As of December 31, Random House, the largest trade publisher in the United States, will freeze the pension plan funds of its current employees, and will eliminate the plan as a benefit for new hires, the Associated Press reported on Thursday. While pension growth will no longer occur, the funds will not be reduced, and the publisher will continue to make matching contributions to employees' 401k plans.
The freeze may foreshadow future belt-tightening measures by Random House, which spokesperson Stuart Applebaum says "has always been a cost-conscious company, and particularly so in these financially troubled times." According to Applebaum, talks of pension cuts had been going on for years, and the publisher was anticipating changes after Markus Dohle assumed the post of chairman of worldwide operations, replacing Peter Olsen, in May. "Mr. Dohle's planning and discussions about the company's future have been and continue to be very interactive at all levels of the company worldwide," Applebaum said.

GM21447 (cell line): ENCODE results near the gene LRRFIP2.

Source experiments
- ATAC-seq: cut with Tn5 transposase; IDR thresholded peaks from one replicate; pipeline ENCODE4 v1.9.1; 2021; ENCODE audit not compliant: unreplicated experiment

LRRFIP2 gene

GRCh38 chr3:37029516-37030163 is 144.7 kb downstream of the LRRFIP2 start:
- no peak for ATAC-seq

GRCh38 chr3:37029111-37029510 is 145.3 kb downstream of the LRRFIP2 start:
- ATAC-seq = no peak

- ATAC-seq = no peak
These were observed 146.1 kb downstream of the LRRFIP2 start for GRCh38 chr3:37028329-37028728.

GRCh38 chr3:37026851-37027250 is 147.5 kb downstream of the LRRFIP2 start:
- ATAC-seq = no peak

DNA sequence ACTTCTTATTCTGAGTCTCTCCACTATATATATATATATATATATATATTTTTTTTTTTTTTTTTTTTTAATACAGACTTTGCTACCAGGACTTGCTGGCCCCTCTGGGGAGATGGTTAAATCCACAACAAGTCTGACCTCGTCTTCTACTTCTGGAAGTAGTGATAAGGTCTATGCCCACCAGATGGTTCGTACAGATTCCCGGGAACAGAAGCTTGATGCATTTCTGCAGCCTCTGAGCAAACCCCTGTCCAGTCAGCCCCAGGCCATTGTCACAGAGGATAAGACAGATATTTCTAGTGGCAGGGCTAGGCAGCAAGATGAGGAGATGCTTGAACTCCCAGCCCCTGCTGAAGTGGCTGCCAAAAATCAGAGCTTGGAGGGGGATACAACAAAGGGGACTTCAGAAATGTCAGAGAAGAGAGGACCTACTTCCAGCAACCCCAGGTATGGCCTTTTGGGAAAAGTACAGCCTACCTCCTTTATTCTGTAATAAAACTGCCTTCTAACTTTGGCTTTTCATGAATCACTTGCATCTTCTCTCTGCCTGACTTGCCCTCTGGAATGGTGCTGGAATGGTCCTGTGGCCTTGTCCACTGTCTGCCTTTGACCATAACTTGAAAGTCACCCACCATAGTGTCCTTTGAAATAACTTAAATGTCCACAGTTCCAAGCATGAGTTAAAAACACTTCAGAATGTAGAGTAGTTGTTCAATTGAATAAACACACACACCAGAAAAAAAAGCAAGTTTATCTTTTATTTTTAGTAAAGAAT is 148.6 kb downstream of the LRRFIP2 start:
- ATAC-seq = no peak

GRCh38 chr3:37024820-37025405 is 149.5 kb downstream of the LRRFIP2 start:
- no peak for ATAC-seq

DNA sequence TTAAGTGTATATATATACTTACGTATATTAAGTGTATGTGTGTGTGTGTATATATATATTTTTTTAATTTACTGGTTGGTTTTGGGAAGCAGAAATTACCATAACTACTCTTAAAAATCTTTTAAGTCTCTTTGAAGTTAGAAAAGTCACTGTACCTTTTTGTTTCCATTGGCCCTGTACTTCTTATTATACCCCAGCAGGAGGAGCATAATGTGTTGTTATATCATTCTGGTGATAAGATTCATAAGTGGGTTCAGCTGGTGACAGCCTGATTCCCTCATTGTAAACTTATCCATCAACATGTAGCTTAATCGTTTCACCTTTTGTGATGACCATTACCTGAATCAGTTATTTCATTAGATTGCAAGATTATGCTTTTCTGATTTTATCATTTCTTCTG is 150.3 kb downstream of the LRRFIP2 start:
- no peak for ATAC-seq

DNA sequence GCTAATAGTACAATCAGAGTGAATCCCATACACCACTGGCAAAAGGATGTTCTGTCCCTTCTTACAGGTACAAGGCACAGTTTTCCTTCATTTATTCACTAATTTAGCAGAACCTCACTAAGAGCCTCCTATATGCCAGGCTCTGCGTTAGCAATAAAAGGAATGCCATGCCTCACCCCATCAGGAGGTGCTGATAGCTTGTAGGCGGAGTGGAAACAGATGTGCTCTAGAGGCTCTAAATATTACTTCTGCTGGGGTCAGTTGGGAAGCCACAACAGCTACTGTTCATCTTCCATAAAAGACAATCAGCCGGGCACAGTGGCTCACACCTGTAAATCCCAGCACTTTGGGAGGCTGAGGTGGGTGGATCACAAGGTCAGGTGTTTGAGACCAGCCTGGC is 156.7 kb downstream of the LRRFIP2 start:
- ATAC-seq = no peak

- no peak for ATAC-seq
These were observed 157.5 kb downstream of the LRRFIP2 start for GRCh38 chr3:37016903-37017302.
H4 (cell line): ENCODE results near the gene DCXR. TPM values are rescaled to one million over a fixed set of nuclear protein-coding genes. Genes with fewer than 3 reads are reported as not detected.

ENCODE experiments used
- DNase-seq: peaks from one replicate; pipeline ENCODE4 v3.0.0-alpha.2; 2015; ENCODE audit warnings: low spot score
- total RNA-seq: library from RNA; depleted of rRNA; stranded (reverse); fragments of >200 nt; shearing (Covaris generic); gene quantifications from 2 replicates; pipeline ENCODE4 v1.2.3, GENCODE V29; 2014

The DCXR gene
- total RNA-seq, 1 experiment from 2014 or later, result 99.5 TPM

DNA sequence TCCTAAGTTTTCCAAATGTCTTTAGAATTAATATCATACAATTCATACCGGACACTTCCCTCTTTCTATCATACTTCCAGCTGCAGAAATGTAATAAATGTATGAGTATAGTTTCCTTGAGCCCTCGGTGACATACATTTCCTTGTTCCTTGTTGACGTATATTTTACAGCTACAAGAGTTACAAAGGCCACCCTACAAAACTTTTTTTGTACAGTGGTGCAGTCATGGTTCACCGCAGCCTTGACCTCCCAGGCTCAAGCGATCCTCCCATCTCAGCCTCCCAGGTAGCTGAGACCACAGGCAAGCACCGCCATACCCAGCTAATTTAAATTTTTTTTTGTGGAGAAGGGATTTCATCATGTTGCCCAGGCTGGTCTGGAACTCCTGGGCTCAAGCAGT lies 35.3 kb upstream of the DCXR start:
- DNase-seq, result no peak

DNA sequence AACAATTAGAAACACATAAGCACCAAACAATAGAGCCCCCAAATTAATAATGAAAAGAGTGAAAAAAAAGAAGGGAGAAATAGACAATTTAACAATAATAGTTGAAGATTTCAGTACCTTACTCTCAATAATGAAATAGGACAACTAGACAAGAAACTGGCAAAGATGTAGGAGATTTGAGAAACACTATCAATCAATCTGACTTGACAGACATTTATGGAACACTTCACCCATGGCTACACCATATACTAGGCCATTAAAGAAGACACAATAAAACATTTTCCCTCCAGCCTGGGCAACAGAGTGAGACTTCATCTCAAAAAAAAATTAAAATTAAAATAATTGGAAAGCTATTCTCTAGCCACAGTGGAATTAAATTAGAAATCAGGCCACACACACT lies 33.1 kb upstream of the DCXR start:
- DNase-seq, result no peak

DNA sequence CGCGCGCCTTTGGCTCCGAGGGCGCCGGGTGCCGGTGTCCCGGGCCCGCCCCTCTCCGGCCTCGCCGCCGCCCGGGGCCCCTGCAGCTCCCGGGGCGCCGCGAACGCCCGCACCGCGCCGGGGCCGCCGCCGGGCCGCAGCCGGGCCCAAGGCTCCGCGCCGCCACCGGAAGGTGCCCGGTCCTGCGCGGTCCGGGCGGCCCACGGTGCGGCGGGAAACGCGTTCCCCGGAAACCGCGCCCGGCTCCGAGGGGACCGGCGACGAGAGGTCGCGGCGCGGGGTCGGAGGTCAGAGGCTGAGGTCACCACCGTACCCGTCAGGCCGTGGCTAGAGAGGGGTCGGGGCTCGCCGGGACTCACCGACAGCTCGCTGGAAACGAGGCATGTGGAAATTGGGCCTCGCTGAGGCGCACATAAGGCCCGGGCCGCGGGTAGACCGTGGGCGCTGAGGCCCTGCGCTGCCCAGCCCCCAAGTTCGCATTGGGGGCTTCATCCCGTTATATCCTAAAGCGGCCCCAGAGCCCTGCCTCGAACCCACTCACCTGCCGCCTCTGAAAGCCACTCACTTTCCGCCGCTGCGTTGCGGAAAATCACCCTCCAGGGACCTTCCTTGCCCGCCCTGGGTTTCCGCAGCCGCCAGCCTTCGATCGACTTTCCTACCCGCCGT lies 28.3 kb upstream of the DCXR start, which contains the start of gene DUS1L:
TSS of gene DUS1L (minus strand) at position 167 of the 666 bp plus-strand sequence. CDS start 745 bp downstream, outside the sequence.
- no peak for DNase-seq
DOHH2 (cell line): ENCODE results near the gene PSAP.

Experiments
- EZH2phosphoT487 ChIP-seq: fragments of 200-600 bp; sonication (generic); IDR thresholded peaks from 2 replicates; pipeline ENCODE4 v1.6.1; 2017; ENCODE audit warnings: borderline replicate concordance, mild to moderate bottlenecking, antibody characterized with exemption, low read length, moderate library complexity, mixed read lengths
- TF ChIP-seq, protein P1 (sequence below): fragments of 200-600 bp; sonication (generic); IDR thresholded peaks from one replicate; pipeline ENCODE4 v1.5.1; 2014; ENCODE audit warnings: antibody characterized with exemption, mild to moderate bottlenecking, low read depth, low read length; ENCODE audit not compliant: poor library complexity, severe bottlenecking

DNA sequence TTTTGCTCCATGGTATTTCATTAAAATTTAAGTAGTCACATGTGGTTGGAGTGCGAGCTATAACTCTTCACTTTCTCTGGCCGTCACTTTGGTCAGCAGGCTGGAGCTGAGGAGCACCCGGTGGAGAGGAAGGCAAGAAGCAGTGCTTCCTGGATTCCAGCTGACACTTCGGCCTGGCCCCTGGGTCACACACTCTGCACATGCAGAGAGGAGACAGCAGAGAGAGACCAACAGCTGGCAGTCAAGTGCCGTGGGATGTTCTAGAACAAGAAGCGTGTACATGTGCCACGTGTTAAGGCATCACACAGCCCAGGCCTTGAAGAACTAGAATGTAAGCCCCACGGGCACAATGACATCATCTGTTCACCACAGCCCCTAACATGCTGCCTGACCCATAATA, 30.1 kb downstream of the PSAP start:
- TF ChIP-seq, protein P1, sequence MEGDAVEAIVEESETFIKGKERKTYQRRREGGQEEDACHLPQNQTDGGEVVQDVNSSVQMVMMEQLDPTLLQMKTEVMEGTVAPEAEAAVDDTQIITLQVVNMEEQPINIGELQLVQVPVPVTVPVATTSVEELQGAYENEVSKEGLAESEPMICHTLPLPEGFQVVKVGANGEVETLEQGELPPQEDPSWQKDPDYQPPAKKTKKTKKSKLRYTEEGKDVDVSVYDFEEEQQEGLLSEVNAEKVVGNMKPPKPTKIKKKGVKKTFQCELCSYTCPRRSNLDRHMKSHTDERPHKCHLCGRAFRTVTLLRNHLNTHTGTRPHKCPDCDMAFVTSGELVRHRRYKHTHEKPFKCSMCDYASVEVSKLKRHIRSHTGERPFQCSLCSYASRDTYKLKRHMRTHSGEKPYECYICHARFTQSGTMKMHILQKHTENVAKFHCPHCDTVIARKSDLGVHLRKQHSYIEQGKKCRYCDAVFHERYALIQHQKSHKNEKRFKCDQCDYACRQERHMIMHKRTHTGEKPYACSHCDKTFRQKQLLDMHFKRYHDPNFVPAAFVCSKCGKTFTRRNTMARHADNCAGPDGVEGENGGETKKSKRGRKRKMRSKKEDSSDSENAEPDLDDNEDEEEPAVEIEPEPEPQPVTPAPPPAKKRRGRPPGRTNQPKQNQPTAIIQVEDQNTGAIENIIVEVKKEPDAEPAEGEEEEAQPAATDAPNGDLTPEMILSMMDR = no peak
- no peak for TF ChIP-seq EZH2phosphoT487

The cutbacks at Random House, whose imprint Doubleday laid off sixteen employees in October, is the latest high-profile, corporate response to shrinking book sales and a turbulent economy. Shortly before Random House announced its pension freeze on Thursday, bookselling giant Barnes & Noble reported a larger-than-expected drop in third-quarter sales. Publishers Simon & Shuster and HarperCollins have also recently posted earnings losses.